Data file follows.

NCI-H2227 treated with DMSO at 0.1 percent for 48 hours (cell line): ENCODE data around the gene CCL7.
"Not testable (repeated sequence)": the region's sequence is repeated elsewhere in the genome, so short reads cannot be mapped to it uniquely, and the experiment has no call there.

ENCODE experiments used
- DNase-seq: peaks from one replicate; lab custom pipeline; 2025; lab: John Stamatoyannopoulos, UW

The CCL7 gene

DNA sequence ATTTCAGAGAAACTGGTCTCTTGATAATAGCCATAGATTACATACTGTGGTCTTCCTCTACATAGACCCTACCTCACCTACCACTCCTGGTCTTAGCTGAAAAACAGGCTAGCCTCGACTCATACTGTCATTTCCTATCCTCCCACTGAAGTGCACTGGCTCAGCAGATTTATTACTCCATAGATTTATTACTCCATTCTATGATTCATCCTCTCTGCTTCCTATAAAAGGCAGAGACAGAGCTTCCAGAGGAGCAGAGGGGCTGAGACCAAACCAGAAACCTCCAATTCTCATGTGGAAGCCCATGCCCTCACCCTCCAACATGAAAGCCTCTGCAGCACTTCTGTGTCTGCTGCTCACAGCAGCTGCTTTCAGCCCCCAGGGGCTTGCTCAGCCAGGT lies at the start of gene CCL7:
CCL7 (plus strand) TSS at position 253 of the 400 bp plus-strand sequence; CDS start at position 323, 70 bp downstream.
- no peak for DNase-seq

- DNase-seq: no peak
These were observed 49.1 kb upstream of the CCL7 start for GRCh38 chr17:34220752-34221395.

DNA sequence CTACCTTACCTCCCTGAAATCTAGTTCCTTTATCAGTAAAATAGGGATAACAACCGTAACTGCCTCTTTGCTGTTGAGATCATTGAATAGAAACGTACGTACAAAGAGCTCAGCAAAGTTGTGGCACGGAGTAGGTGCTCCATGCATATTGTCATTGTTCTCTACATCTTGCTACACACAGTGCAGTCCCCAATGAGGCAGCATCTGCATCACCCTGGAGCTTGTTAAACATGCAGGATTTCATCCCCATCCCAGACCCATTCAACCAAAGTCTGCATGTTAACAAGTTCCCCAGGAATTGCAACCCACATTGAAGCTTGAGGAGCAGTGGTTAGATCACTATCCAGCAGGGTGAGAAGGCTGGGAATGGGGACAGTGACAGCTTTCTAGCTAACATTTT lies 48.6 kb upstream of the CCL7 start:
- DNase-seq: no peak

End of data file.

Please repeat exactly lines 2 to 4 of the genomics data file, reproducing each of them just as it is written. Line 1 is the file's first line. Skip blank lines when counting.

"Not testable (repeated sequence)": the region's sequence is repeated elsewhere in the genome, so short reads cannot be mapped to it uniquely, and the experiment has no call there.

ENCODE experiments used
- DNase-seq: peaks from one replicate; lab custom pipeline; 2025; lab: John Stamatoyannopoulos, UW